Houston, TX (BlackNews.com) — Comedic actor Chris Rock recently let loose the strand secrets of black women in his documentary, Good Hair. K. Broussard takes this heated and everlasting debate several steps further in her book, What Looks Like Black, a compelling and thought-provoking novel that delves into the arcane and painful issues prompted by the African-American diaspora.
Ann Girard is a black woman with blue eyes, straight hair and fair skin. Because of her own questionable features, she has experienced a problematic existence. Her life has now become even more complicated with the news of her unexpected pregnancy.
Filled with mixed emotions, due to her own anomalous looks, Ann contemplates raising a child in a world in which she has experienced so much grief. Throughout her life, she has suffered evil taunts and flubbed attempts to belong while constantly facing mystified stares and resentful glares, even as an adult. In an attempt to cope with her anxiety of what her child could experience, she channels her energy in a series of journal entries, about her past, written to her unborn child.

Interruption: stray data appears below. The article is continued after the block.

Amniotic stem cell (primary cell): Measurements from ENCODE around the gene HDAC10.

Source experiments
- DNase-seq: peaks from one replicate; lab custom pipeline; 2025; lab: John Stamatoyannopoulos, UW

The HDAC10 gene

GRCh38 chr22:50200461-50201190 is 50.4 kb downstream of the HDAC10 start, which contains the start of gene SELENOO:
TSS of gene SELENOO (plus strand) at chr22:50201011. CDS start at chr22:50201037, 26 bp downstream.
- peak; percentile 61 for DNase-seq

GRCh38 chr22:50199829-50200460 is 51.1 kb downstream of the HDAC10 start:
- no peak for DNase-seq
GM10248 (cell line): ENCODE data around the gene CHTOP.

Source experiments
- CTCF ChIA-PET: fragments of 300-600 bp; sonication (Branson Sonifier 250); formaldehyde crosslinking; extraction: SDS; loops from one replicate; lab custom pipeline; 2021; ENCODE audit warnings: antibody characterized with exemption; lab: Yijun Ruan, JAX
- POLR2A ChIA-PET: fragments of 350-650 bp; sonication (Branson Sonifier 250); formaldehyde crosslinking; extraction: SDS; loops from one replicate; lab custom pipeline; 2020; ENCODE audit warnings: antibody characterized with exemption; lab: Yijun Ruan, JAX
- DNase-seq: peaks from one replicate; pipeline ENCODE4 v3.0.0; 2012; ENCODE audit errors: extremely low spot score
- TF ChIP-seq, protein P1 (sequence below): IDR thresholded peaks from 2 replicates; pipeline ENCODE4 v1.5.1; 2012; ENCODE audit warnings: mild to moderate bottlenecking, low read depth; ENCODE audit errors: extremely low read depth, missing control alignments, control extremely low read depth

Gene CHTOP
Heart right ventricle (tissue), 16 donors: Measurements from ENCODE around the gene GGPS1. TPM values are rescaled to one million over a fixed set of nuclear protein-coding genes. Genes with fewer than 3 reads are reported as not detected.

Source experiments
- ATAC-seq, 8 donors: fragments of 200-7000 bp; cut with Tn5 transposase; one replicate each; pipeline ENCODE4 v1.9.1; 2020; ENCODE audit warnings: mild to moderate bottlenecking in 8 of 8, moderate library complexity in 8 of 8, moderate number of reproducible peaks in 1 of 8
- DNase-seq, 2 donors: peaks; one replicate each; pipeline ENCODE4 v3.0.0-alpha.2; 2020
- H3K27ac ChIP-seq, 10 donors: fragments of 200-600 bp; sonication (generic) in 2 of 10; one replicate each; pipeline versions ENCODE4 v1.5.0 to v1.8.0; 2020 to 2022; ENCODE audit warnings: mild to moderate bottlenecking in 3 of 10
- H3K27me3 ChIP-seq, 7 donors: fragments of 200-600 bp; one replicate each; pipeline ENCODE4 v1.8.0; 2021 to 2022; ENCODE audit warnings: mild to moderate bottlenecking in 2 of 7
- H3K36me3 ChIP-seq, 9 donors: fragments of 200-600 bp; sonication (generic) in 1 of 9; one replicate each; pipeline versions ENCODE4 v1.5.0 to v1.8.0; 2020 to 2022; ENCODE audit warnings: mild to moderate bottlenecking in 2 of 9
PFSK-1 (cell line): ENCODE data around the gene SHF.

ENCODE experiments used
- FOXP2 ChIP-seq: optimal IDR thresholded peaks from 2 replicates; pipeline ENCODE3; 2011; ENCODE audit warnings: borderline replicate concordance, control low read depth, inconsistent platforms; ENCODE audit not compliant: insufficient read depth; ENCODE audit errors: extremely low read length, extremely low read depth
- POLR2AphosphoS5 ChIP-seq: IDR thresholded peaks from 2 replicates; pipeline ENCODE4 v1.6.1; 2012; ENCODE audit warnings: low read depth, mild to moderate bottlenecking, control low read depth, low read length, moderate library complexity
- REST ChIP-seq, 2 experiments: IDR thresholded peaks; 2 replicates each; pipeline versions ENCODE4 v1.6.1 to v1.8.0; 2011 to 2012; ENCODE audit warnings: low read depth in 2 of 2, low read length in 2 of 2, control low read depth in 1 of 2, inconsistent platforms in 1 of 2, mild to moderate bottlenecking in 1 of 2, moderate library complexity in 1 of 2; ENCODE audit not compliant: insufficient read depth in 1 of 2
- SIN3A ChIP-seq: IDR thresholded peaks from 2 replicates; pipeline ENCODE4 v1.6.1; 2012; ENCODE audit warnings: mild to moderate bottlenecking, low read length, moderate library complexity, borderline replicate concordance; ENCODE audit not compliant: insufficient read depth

As Ann records her daunting experiences of trying to belong, she undergoes a re-birth, thus redefining her philosophies of everything she ever knew.
“It’s about acceptance and coming to terms with yourself which anyone of any race or culture can relate too,” says K. Broussard. Readers are immediately pulled into What Looks Like Black, a poignant tale that grapples with the issues of skin shades and hair textures in the world of light skin vs. dark skin and all that this implies. K. Broussard overlaps a heartfelt third person voice that details the experiences of an expectant mother, with an intimate yet comical forthright first person voice of Ann “speaking” to her unborn child about her own painful journey and discovery of what looks like black.
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